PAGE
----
• SG

    I have two Chi-Xs. One is 8lbs, 9 years old, and has heart problems (hole in his heart), so I want to maximize protein and reduce salt/sodium. My other dog is 14lbs, 8 years old, and prone to tartar and plaque buildup, and can start to gain weight if his food isn’t carefully controlled. Would thisis be a good option for my little boys? Or any other recommendations?

  • Hound Dog Mom

    If you cut his portion in half and he still isn’t losing weight than either 1) he’s still getting too many calories (remember you need to limit treats too) or 2) he may have an underlying heath condition. I personally would have him checked by a vet. If you really are feeding him that little and he’s still not losing weight he may have a thyroid problem or some other issue.

  • Janice

    Thanks, but we did that 6 months ago….cut his food in half (the fish formula) and it hasn’t worked.

  • Hound Dog Mom

    Hi Janice -

    Orijen Senior, along with all of Orijen’s other formulas, is labeled for all life stages – meaning it meets the nutrient requirements of puppies, adults and seniors. So feeding the senior formula to your dog would be fine. However, there’s no reason to reduce fat content when trying to get a dog to lose weight. Fat per se doesn’t affect weight loss – calories affect weight loss. If a dog is burning more calories than it’s consuming it will lose weight regardless of the fat content. While it would be fine to put your dog on the senior formula it would also be perfectly fine to keep him on the fish formula and just reduce the amount you’re feeding him (thus reducing his calorie intake).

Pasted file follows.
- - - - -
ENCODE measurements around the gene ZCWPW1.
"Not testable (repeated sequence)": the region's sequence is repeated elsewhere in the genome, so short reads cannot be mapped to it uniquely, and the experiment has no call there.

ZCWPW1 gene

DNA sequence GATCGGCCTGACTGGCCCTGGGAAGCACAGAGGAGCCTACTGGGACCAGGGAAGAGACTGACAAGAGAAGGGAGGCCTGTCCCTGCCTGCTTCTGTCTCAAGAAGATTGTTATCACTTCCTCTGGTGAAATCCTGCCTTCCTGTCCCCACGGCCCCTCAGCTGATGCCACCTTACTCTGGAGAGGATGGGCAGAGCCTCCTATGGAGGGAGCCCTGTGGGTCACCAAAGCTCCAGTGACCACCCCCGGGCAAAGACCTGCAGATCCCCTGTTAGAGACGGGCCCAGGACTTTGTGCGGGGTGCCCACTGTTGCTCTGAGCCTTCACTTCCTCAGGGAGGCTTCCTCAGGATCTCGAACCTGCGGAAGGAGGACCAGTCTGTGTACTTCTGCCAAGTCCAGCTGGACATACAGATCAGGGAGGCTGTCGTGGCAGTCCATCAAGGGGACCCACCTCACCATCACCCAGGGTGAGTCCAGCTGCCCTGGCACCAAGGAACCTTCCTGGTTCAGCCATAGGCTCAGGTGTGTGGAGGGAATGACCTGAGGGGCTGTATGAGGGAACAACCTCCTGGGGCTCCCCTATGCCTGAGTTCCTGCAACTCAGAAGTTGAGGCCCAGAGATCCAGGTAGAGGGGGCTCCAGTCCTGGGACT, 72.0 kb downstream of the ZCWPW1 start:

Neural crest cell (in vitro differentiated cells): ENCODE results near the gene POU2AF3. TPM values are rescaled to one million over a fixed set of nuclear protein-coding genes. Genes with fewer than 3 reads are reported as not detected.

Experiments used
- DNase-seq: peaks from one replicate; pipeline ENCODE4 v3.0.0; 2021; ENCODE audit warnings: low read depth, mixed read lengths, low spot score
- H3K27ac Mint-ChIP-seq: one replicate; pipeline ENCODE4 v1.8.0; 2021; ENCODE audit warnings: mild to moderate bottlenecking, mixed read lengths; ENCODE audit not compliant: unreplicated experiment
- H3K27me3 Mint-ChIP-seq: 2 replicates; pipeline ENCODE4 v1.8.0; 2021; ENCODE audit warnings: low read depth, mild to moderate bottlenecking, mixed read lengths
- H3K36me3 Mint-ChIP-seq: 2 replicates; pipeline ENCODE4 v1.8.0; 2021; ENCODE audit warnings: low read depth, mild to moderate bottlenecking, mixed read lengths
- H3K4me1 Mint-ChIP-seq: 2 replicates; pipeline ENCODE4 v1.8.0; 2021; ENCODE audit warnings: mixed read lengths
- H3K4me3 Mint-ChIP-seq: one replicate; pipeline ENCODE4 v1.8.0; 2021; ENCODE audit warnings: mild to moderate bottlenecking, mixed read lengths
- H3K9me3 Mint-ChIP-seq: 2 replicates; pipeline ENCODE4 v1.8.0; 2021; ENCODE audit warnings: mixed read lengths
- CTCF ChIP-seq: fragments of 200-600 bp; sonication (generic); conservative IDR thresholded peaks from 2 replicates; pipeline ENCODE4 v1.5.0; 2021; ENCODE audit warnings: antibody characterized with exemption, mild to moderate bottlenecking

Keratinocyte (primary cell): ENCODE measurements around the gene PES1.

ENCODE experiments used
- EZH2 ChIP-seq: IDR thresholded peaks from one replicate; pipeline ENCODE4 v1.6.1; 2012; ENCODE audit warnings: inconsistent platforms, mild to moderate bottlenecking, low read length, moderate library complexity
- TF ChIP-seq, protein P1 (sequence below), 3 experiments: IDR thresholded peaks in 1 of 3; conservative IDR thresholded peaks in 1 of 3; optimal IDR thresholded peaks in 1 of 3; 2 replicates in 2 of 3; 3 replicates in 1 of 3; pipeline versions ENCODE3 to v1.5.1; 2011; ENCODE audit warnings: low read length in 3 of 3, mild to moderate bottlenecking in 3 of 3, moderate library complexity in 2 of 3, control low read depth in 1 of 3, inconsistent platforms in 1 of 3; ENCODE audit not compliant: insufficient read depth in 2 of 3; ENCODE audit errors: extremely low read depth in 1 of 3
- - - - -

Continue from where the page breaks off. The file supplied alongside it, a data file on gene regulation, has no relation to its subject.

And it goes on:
• Janice

    Wevhave a 4 yr old French Bulldog who is overweight. He is on orijen fish formula and the pet shop people said I should put him on the orijen senior because it has less fat and higher fibre. Is this ok to put him on a senior food at 4 yrs old?

  • Poppyseed

    that could be because (in my experience anyway) puppies are so high energy compared to senior dogs they need higher fat content because they burn it off faster?

  • Melissaandcrew

    Just wanted to say that they responded to my inquiry and stated that the senior is ALS, however, they label the bag as maintenance as its not “ideal” in its fat content etc for puppies..still scratching my head over it…

  • melissa

    Mike-

    FYI- I emailed Champion today as I bought a bag of the senior. While the website claims all life stages, the bag clearly indicates “adult maintenance”. Waiting for a response : )

  • Kris

    Al, my dog who had struvite stones is now on Wellness Core with canned and lots of hot water mixed in.  I love what I see about Orijen; what are your thoughts on the higher protein content?  My dogs ages are 4 through 13 ( I have five dogs).  The 13 year old has heart disease and needs lower sodium (I put her on Wellness with grain mixed w/Hill’s h/d for lower sodium content) and the 12 year old has pancreas problems and has to eat boiled chicken, rice and I mix Hill’s w/d in – I’ve tried everything and that is the best scenario for preventing diarrhea in him.  The other four eat the Wellness Core with canned Natural Balance Chicken/Sweet Potatoe or Fromm Chicken Pate – chosen because of low mineral content).  I’d love to try Orijen but am wondering about it being so high in protein (38% as compared to 34% Core and 33% Core Reduced Fat).